Take Gary Boukis, who owns Magic Messengers bike-courier service in Mount Vernon. His name is on the Owls Nest membership list, and he admits to going there once.

“It was a perfectly fine, well-run establishment,” he says when asked about his experience there. “I felt perfectly safe there. It wasn’t like criminal types [frequented the establishment], just regular people.” When informed of the types of crimes some listed members had committed, Boukis said, “Now you’re scaring the shit out of me.” He added, however, that “the fact of life is you got a lot of those things going on in the city,” and pointed out that simply taking a seat at a Baltimore bar might place an unsuspecting patron in the company of felons. “There’s a lot more wrong with this city than poker games.”

Mayor Martin O’Malley reflected Boukis’ opinion on WBAL Radio on Nov. 17. On the show, he discussed both the Owls Nest raid and a second poker raid, at the Aces High Club on Harford Road near the Baltimore County line, which netted a Baltimore City Police officer, Vickie Mengel, who now stands accused of illegal gambling.

“When I saw that second one,” O’Malley related to WBAL reporter Rob Lang, “I asked [police brass] how many people do we have assigned to the poker task force? Do you think we could reassign them to the violent crime and drug task force? I mean, all departments have to be mindful of vice, and I guess that’s part of the mission here, too. But the police department might be able to better tell you why it is that all of the sudden it seems like we’ve become obsessed with poker games. I think there are more deadly challenges facing our city and our citizens.”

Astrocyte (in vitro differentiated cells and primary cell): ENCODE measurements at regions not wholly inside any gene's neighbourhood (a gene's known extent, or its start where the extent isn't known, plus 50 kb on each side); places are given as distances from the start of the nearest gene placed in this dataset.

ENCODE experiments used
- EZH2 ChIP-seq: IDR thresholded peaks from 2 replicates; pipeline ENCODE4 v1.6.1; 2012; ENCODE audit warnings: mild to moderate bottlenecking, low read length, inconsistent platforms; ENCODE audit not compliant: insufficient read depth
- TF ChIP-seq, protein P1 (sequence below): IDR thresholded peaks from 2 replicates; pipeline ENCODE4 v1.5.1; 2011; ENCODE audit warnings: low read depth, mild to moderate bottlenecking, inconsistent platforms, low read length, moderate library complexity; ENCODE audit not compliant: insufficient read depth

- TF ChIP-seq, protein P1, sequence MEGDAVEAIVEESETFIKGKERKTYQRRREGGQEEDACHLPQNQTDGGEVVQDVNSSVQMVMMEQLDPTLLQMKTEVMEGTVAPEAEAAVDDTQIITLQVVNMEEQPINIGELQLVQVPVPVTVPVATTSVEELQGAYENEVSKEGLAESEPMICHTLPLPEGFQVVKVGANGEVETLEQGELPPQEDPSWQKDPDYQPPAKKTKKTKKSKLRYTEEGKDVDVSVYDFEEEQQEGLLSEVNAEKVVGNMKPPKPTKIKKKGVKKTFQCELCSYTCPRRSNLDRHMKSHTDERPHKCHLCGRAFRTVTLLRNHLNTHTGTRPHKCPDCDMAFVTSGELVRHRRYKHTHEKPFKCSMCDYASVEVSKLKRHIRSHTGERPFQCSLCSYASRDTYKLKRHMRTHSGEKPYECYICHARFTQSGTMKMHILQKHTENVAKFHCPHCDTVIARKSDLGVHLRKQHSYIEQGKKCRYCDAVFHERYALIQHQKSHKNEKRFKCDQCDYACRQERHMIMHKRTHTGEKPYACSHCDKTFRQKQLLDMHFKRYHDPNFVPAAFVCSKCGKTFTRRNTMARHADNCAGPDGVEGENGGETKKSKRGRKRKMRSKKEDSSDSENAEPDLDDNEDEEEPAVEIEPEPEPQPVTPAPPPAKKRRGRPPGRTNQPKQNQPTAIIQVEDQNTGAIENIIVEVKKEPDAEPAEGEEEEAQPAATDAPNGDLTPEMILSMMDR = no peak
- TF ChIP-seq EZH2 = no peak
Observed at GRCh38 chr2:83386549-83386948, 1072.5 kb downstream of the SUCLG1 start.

Law-enforcement sources who spoke to City Paper on the condition of anonymity take issue with the mayor’s assessment, which they attribute to O’Malley not being fully informed of the situation that existed at the Owls Nest.

“I’m surprised nobody got hurt there,” one says, adding—in a sentiment shared by other law-enforcement sources—that given the number of drug dealers and violent offenders that were known to go there, serious crimes may have been committed, but not at the Owls Nest location.

Aside from serious crime, analyzing the Owls Nest list manifests members’ financial problems. Some members with criminal histories went through bankruptcies—as did Owls Nest proprietors Joseph Anthony Cary and Gerald Curtis Dickens—and at least one was ordered to attend Gamblers Anonymous regularly as part of his probation after receiving a three-year sentence for theft. Some, including Cary, emerged from bankruptcy and quickly regained a strong financial footing.

One listed member, Lawrence Albert Rao Jr., for example, went bankrupt in 2002—and still was able to buy a home in Fallston for more than $1 million earlier this year. Further evidence of Rao’s wealth is found in a recent drunk-driving charge, when he was behind the wheel of a brand-new Cadillac. Among the creditors in his bankruptcy are Mercedes Benz, Porsche, and two jewelers. Rao’s criminal convictions include two burglaries and an assault, and he’s scheduled to go on trial for another assault in January. City Paper was unable to reach Rao for comment.

While the majority of Owls Nest members may be honest, law-abiding citizens who like to do a little hush-hush illegal gambling for kicks, there is still plenty of smoke and fire in the criminal records of many members to suggest the vice squad’s raids of poker games may not be the obsessive overkill O’Malley suggests. Those records also add poignancy to the Owls Nest’s membership policy, as stated on a flier distributed last spring: “We reserve the right to refuse membership to anyone that may be detrimental to the Owls Club.”